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Yukon UFO could have cost unfortunate balloon fan $12

How much are sidewinder missiles going for these days?

Having spent the first half of the month blasting anything that moved out of the sky following the destruction of a Chinese spy balloon, it has emerged that the US could have spent hundreds of thousands of dollars disintegrating a hobbyist's $12 project.

In its postmortem of Pico Balloon K9YO, the Northern Illinois Bottlecap Balloon Brigade (NIBBB) declines to make the association with the F-22 jet scrambled after a UFO violated Canadian airspace, but the circumstantial evidence is compelling.

The club – on a website that has since fallen off the internet – reports that K9YO last phoned home in the early hours of February 11 near Hagemeister Island off the coast of Alaska.

Later that day, an object was detected on radar as it crossed the state into Canada's Yukon territory, where it was unceremoniously deleted by a US sidewinder air-to-air missile, which The Guardian suggests could have cost as much as $439,000.

K9YO was a "pico balloon" popular with a small hobbyist community that carried lightweight trackers, solar panels and antennas. According to Aviation Week, they can cost from $12 to $180 depending on the type.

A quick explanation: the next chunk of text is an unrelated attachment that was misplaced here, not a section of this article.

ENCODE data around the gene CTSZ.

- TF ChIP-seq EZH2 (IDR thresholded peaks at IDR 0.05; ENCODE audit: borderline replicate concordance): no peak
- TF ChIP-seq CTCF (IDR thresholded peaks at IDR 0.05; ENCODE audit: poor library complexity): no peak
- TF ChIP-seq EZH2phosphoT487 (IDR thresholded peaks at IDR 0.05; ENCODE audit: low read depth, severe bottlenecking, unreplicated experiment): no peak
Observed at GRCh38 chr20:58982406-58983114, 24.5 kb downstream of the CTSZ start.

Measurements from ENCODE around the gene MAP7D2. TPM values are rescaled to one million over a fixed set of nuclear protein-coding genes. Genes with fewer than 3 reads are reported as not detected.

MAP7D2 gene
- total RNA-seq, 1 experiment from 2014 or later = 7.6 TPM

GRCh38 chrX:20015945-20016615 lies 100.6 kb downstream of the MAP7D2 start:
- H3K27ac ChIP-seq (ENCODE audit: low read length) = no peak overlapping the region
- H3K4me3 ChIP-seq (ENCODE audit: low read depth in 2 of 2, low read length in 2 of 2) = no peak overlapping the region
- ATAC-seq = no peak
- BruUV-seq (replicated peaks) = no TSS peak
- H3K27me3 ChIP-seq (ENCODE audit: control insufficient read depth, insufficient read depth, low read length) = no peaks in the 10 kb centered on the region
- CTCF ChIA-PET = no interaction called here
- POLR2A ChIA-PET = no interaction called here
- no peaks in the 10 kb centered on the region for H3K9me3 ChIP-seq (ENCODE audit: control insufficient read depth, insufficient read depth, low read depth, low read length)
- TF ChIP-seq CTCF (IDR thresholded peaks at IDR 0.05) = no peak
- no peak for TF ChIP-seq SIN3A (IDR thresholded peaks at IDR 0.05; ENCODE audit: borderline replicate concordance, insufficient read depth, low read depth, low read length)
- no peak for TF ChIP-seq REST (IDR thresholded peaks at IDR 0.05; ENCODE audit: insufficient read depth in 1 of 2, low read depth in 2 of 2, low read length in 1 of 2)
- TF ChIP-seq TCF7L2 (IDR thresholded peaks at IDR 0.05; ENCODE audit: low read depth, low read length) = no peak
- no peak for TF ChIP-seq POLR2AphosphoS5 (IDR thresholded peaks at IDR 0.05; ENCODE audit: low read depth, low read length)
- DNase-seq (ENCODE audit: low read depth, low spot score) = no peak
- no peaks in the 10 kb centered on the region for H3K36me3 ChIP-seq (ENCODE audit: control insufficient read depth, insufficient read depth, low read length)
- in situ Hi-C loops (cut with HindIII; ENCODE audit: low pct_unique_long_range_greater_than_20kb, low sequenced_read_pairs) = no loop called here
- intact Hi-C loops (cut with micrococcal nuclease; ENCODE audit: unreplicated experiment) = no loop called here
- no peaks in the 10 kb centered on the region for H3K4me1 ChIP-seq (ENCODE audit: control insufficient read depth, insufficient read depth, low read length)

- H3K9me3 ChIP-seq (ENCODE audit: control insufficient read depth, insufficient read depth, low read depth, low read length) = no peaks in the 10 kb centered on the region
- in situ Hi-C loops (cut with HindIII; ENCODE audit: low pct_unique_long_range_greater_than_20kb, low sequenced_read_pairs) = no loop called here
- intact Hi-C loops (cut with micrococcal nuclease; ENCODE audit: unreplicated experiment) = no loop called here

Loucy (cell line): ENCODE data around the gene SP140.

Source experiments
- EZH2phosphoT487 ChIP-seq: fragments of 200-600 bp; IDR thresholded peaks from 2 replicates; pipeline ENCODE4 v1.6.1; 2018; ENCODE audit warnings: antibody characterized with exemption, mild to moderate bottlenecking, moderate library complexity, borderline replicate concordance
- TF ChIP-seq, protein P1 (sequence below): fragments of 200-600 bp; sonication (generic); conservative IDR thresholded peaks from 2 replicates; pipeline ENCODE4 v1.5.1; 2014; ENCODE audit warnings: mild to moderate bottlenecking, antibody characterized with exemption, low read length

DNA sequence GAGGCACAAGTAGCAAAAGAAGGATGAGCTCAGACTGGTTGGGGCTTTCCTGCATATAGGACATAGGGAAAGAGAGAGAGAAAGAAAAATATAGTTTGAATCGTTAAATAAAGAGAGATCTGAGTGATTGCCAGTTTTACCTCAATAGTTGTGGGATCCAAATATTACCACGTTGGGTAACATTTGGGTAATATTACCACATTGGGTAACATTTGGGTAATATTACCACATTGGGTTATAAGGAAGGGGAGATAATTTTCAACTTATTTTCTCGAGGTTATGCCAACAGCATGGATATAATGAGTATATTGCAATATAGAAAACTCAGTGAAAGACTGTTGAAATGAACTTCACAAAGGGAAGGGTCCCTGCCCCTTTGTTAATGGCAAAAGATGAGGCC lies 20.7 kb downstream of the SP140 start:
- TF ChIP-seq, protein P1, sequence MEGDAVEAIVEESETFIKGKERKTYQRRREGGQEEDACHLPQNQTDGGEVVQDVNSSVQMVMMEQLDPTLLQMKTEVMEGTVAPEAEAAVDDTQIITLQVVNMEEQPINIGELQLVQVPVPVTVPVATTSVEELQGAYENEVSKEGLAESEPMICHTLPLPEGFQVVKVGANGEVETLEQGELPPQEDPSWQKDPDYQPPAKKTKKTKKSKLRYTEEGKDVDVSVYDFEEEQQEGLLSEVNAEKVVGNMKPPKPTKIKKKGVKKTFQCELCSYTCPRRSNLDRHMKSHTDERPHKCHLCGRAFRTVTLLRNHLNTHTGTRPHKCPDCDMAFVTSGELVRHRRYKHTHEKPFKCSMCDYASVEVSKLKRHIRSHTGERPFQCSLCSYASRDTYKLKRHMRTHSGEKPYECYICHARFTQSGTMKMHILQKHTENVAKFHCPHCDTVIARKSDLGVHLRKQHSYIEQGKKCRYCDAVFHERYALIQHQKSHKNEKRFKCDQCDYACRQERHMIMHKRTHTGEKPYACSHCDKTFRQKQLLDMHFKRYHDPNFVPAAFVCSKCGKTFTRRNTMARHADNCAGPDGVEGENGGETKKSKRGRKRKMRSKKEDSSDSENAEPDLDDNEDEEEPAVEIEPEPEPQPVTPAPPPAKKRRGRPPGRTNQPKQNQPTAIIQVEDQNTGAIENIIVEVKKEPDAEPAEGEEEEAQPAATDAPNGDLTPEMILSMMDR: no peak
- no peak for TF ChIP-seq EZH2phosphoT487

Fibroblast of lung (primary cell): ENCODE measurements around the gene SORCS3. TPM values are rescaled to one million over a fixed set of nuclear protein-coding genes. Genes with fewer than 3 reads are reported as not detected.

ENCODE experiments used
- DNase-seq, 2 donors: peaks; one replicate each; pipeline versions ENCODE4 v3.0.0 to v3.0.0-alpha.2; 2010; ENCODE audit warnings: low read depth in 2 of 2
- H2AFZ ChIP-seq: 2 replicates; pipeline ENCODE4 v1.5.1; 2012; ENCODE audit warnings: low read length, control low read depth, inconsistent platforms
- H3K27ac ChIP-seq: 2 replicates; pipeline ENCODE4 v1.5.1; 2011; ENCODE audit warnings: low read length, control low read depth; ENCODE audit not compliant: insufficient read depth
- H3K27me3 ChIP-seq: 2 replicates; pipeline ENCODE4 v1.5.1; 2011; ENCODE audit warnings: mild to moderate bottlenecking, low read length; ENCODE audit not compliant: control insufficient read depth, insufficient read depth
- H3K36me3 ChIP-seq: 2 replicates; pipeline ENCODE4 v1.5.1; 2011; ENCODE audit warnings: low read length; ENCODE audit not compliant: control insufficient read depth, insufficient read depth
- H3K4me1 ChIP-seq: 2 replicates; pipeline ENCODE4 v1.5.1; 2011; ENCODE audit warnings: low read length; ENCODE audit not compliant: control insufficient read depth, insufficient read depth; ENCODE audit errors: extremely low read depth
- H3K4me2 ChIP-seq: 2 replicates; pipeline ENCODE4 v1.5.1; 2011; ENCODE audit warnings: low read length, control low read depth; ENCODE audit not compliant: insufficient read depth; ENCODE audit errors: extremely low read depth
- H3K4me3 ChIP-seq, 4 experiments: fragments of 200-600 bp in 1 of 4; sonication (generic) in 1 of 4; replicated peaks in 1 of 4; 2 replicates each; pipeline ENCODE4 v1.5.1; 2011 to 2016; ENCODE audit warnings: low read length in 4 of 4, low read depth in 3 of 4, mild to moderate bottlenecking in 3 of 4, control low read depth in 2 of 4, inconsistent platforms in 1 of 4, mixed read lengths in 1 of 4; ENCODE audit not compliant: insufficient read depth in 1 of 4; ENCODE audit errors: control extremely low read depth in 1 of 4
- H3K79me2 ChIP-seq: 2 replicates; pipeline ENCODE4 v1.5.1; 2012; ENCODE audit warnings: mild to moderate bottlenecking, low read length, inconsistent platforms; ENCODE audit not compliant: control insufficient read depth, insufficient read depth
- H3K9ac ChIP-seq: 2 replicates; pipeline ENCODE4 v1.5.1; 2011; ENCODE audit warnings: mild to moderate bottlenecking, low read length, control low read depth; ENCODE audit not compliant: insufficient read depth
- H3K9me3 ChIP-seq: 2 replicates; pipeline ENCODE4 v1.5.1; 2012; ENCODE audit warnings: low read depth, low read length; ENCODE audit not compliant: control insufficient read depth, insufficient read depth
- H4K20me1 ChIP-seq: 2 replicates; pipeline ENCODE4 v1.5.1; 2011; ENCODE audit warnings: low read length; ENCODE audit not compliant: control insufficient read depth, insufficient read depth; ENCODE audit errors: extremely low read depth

NIBBB appears to enjoy tracking its balloons as they circumnavigate the globe. Pour one out for K9YO, which was on its seventh such journey after 123 days and 18 hours of flight, and has now been declared "missing in action."

Speaking to Aviation Week, Ron Meadows of Scientific Balloon Solutions, which manufactures pico balloons for science and hobby purposes, said: "I tried contacting our military and the FBI – and just got the runaround – to try to enlighten them on what a lot of these things probably are. And they're going to look not too intelligent to be shooting them down."

Since the Chinese spy balloon was downed over the Atlantic on February 4, there have been three other "UFOs" apparently necessitating a lethal response, the last above Lake Huron in Michigan on February 12.

China claims unauthorized balloons from the US have crossed its airspace more than 10 times since the start of 2022.

The US conceded on February 14 that the latter three objects "could just be balloons tied to some commercial or benign purpose." Whoopsie. ®

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